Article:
BusinessBusiness RecoveryHMRC shuns insolvency practitioners

HMRC shuns insolvency practitioners

HMRC lacks resources to help all insolvency practitioners with their requests for taxpayer information on VAT and corporate tax returns

HMRC shuns insolvency practitioners

HMRC IS TOO RESOURCE-STRAINED to help insolvency practitioners with all their requests, whether it be tax information for corporate or personal insolvencies.

According to a technical bulletin by insolvency trade body R3, which represents more than 95% of the profession, HM Revenue & Customs said although it wishes to assist practitioners, it will be unable to provide copies of taxpayer forms and correspondence on a routine basis.

Although the taxman is not prevented by law from disclosing information such as VAT and corporate tax returns, providing that data routinely in a large number of cases “imposes a significant resource cost on the public purse which cannot be justified in the current climate”, the bulletin said.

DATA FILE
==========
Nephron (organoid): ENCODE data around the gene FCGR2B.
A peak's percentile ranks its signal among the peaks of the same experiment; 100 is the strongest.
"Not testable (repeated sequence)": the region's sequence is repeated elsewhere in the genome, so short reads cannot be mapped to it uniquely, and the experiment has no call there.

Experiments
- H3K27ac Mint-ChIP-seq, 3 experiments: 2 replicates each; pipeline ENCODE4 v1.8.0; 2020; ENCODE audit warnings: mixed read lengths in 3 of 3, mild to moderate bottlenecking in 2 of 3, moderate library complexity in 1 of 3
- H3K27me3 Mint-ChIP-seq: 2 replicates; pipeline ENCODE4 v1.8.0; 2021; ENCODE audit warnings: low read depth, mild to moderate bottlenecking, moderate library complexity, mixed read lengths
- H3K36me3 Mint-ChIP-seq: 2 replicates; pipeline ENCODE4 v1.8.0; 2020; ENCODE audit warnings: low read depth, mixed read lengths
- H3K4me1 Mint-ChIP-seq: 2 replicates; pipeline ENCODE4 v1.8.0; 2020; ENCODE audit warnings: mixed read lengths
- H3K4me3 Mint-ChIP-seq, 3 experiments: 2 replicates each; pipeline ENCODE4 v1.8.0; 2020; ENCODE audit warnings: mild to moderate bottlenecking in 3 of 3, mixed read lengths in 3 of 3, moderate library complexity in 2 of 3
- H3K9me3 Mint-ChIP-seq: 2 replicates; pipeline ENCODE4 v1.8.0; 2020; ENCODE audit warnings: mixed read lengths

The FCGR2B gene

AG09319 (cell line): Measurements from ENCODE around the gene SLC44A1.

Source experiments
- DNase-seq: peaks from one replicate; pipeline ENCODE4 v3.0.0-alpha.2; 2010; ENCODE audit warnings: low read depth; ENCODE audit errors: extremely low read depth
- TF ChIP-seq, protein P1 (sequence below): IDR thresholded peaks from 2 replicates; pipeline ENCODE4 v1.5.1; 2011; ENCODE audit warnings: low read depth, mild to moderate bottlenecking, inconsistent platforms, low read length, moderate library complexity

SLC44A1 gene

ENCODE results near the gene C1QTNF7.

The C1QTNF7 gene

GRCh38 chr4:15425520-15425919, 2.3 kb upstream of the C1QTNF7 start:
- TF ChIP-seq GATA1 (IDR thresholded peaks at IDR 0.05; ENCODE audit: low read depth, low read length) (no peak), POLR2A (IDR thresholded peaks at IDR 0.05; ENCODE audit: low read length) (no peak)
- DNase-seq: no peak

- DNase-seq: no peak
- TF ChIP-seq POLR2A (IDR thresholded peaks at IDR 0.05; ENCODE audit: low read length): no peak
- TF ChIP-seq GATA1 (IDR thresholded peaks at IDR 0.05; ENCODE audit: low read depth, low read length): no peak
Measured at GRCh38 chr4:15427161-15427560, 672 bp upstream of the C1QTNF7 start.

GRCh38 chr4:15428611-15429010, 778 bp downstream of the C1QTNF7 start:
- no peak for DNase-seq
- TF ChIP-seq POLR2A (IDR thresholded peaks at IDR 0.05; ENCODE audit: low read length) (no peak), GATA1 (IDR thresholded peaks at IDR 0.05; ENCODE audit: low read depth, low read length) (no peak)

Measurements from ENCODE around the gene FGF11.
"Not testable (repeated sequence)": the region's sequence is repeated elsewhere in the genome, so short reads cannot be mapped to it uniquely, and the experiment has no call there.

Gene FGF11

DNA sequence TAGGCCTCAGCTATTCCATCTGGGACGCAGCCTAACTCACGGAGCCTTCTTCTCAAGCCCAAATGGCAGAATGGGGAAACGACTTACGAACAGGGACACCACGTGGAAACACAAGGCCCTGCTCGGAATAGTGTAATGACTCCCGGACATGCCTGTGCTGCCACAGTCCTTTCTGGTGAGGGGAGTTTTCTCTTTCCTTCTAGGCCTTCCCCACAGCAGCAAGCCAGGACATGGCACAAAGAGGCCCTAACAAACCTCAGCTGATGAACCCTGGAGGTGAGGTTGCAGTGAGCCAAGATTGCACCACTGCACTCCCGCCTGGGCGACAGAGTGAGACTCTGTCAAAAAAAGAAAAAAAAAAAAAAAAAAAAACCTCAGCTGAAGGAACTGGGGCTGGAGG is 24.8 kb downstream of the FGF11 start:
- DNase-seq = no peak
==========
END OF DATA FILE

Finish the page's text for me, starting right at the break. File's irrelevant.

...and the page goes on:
HMRC will only provide information on a case-by-case basis if the practitioner can demonstrate why the information is needed and that they are unable to obtain it from other records.

“While we appreciate the current climate makes its own restrictions on the public purse, the balance should not tip away from enabling practitioners to carry out their work. In many cases IPs are working to recover monies owed to HMRC anyway,” said R3’s chair of the technical committee.

“This information provided by HMRC may also help to identify delinquent directors. When determining whether a director has traded at the expense of the crown, the IP requires an analysis of the HMRC debt.

“We have asked our members to include the appropriate reference number on correspondence to HMRC to save them as much time as possible, and we will be looking to see how this change works in practice.”

However, a spokesman for the taxman reiterated: “HMRC remains fully committed to working with insolvency practitioners to ensure that potential insolvency offences can be properly investigated and to maximise creditor recoveries. However, in a time of limited resources we cannot provide information routinely where office holders should be able to obtain it from the insolvent company or bankrupt’s own records.

“We will still consider doing so on a case-by-case basis.”

 

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